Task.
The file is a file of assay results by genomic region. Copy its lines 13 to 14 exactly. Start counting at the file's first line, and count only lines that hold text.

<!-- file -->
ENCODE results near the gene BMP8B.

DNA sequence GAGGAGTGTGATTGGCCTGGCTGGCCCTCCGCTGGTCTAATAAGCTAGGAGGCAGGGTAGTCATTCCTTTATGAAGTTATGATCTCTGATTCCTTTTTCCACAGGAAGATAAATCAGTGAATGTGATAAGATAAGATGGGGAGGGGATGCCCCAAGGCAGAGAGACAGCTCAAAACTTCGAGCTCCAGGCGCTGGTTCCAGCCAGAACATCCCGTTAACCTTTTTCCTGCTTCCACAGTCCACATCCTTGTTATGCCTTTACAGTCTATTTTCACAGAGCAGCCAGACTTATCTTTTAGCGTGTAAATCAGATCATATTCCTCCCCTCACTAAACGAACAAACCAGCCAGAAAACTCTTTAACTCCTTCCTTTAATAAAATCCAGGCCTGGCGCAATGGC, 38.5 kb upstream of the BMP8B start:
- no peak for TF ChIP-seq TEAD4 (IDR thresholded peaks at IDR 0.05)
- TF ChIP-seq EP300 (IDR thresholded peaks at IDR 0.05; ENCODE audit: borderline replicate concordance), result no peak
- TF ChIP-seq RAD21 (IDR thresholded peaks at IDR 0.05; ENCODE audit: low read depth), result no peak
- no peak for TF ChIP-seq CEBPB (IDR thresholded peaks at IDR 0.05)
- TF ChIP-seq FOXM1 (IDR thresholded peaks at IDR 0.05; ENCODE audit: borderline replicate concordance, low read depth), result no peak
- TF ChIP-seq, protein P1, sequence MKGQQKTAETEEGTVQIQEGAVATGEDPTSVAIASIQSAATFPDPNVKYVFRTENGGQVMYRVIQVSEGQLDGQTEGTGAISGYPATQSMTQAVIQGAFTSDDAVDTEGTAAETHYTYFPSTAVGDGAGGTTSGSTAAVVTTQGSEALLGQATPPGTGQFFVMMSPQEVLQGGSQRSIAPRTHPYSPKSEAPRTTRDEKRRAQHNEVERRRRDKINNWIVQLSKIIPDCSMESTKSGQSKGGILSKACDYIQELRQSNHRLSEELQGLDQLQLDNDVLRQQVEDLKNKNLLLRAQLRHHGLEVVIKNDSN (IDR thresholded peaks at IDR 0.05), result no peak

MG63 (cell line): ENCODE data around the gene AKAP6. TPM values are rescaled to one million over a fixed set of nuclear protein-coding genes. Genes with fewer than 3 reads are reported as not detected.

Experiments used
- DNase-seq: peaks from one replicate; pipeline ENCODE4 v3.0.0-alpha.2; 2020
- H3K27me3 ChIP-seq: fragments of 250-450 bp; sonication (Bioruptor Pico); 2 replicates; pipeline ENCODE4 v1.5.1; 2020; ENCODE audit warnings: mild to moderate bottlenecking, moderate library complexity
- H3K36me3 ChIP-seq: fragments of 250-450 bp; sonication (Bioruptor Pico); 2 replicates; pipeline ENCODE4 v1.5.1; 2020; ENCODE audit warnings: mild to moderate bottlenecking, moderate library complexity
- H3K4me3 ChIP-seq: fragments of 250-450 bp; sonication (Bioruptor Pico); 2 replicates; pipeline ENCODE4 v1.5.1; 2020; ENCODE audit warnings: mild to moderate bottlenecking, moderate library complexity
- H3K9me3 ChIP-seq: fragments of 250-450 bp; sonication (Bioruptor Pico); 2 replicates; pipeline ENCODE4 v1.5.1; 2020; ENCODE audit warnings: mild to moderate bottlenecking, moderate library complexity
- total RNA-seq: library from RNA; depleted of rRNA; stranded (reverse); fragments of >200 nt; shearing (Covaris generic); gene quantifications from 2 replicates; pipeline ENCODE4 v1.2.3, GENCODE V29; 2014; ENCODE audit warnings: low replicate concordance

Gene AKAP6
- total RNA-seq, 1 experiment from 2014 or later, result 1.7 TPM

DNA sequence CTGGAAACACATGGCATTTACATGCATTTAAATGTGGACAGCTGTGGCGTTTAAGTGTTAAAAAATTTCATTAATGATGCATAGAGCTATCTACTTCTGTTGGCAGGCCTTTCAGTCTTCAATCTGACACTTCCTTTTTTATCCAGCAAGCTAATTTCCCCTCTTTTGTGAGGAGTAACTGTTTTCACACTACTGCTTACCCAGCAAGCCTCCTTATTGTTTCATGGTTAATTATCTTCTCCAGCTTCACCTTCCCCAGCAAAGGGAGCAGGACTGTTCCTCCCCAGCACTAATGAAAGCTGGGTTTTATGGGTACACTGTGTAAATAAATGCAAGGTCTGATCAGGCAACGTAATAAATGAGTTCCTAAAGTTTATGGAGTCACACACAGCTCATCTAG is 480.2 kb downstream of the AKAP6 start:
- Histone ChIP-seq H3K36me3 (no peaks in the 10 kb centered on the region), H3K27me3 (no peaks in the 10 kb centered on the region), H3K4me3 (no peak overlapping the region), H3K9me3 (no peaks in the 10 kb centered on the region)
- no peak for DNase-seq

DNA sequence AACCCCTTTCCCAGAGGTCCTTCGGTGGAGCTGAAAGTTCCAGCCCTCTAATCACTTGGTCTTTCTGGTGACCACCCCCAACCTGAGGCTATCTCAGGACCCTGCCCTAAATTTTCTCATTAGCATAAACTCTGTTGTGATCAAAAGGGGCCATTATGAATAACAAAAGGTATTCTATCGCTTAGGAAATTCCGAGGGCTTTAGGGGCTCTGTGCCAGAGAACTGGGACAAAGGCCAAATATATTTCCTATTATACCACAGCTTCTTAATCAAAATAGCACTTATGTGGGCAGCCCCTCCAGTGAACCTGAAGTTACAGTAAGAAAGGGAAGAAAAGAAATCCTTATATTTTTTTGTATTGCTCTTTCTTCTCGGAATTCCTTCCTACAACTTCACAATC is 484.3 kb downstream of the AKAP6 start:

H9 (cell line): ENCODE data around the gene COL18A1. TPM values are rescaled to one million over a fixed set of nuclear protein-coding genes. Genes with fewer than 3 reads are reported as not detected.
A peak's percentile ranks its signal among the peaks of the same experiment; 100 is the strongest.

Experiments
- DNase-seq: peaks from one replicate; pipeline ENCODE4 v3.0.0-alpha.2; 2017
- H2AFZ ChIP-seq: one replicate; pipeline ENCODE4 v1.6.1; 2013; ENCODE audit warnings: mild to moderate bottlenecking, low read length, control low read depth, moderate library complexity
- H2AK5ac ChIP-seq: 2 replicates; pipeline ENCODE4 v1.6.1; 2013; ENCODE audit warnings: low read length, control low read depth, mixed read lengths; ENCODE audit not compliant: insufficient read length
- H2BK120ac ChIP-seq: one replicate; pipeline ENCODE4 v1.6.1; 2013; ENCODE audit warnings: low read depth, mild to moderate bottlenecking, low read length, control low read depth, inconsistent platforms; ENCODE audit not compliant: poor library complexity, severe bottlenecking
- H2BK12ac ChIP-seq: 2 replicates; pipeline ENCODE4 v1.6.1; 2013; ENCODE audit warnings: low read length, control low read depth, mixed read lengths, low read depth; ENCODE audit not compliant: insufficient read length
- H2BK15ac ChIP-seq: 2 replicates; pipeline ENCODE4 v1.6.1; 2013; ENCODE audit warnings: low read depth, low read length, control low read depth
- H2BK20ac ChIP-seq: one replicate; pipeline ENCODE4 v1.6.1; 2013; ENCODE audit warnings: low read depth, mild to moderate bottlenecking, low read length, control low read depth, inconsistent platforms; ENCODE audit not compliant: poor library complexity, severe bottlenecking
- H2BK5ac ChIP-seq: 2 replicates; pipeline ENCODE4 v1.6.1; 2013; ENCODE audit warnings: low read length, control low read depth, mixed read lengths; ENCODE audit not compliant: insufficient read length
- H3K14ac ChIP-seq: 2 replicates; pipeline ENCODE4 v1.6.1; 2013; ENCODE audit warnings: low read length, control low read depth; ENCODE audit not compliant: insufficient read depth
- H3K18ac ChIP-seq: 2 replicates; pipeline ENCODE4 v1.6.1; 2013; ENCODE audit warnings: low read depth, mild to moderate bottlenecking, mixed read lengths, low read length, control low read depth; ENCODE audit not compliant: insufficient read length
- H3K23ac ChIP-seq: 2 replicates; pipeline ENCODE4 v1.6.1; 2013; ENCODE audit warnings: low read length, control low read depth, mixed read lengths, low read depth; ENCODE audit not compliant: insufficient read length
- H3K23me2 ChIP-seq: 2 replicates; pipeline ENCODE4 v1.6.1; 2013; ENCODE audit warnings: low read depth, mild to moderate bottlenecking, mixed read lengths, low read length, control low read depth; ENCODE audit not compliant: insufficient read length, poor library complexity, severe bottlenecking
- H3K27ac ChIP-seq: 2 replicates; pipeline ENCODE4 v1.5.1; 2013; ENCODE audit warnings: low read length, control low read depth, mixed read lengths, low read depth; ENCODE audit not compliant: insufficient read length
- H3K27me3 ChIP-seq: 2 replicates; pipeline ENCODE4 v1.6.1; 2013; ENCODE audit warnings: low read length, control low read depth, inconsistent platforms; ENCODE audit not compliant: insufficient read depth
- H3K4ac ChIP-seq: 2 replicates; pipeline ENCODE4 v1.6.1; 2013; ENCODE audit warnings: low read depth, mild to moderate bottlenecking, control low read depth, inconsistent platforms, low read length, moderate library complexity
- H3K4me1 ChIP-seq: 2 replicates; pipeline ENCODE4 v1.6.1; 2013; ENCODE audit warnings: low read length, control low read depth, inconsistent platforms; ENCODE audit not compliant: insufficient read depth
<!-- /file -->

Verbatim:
- H3K36me3 ChIP-seq: fragments of 250-450 bp; sonication (Bioruptor Pico); 2 replicates; pipeline ENCODE4 v1.5.1; 2020; ENCODE audit warnings: mild to moderate bottlenecking, moderate library complexity
- H3K4me3 ChIP-seq: fragments of 250-450 bp; sonication (Bioruptor Pico); 2 replicates; pipeline ENCODE4 v1.5.1; 2020; ENCODE audit warnings: mild to moderate bottlenecking, moderate library complexity